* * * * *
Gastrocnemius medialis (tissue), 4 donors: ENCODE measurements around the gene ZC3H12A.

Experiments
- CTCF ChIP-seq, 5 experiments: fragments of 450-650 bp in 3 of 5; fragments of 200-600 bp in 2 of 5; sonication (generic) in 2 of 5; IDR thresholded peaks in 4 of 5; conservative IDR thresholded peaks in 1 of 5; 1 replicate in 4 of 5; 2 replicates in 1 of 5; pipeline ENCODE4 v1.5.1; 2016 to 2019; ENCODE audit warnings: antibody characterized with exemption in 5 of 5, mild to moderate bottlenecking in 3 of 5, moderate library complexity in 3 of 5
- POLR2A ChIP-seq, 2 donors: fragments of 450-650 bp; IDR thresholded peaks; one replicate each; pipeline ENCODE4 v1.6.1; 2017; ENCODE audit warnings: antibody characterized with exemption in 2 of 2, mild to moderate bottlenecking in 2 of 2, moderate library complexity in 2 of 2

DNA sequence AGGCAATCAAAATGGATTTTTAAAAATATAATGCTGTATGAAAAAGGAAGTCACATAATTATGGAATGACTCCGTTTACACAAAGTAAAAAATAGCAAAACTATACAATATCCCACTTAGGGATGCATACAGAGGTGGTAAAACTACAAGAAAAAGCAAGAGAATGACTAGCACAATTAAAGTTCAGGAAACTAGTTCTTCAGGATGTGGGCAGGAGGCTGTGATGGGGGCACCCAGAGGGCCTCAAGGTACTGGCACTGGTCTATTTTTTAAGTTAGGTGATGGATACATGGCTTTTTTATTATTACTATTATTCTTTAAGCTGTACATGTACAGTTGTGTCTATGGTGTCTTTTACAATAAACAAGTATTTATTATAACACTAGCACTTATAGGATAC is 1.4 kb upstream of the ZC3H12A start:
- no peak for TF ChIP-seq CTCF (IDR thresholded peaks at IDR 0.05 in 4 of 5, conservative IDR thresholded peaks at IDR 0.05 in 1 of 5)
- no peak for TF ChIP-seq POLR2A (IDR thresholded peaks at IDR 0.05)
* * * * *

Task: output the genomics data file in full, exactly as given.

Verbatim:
Gastrocnemius medialis (tissue), 4 donors: ENCODE measurements around the gene ZC3H12A.

Experiments
- CTCF ChIP-seq, 5 experiments: fragments of 450-650 bp in 3 of 5; fragments of 200-600 bp in 2 of 5; sonication (generic) in 2 of 5; IDR thresholded peaks in 4 of 5; conservative IDR thresholded peaks in 1 of 5; 1 replicate in 4 of 5; 2 replicates in 1 of 5; pipeline ENCODE4 v1.5.1; 2016 to 2019; ENCODE audit warnings: antibody characterized with exemption in 5 of 5, mild to moderate bottlenecking in 3 of 5, moderate library complexity in 3 of 5
- POLR2A ChIP-seq, 2 donors: fragments of 450-650 bp; IDR thresholded peaks; one replicate each; pipeline ENCODE4 v1.6.1; 2017; ENCODE audit warnings: antibody characterized with exemption in 2 of 2, mild to moderate bottlenecking in 2 of 2, moderate library complexity in 2 of 2

DNA sequence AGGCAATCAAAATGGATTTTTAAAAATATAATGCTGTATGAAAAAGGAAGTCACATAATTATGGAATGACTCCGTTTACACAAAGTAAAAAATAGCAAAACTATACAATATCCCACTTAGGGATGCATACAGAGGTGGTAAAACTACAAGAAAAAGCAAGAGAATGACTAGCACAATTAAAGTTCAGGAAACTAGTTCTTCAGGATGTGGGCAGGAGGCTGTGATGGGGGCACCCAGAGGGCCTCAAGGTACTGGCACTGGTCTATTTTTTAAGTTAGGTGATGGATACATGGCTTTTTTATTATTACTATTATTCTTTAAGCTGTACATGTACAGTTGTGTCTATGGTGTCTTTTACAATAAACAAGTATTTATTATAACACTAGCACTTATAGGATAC is 1.4 kb upstream of the ZC3H12A start:
- no peak for TF ChIP-seq CTCF (IDR thresholded peaks at IDR 0.05 in 4 of 5, conservative IDR thresholded peaks at IDR 0.05 in 1 of 5)
- no peak for TF ChIP-seq POLR2A (IDR thresholded peaks at IDR 0.05)